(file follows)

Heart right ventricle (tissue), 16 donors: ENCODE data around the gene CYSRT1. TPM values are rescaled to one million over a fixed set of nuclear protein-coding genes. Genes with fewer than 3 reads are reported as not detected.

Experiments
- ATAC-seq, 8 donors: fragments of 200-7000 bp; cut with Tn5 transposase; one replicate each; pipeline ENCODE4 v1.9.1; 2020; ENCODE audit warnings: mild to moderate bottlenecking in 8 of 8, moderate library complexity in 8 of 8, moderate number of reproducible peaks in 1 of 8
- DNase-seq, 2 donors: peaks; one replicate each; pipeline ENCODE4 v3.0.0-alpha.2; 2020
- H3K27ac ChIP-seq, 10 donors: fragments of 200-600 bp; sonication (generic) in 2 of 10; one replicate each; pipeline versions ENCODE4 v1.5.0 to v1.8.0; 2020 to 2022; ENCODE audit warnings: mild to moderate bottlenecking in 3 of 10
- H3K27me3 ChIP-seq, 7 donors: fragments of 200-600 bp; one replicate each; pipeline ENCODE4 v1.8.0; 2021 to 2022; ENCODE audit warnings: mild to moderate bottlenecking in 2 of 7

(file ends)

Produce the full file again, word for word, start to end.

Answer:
Heart right ventricle (tissue), 16 donors: ENCODE data around the gene CYSRT1. TPM values are rescaled to one million over a fixed set of nuclear protein-coding genes. Genes with fewer than 3 reads are reported as not detected.

Experiments
- ATAC-seq, 8 donors: fragments of 200-7000 bp; cut with Tn5 transposase; one replicate each; pipeline ENCODE4 v1.9.1; 2020; ENCODE audit warnings: mild to moderate bottlenecking in 8 of 8, moderate library complexity in 8 of 8, moderate number of reproducible peaks in 1 of 8
- DNase-seq, 2 donors: peaks; one replicate each; pipeline ENCODE4 v3.0.0-alpha.2; 2020
- H3K27ac ChIP-seq, 10 donors: fragments of 200-600 bp; sonication (generic) in 2 of 10; one replicate each; pipeline versions ENCODE4 v1.5.0 to v1.8.0; 2020 to 2022; ENCODE audit warnings: mild to moderate bottlenecking in 3 of 10
- H3K27me3 ChIP-seq, 7 donors: fragments of 200-600 bp; one replicate each; pipeline ENCODE4 v1.8.0; 2021 to 2022; ENCODE audit warnings: mild to moderate bottlenecking in 2 of 7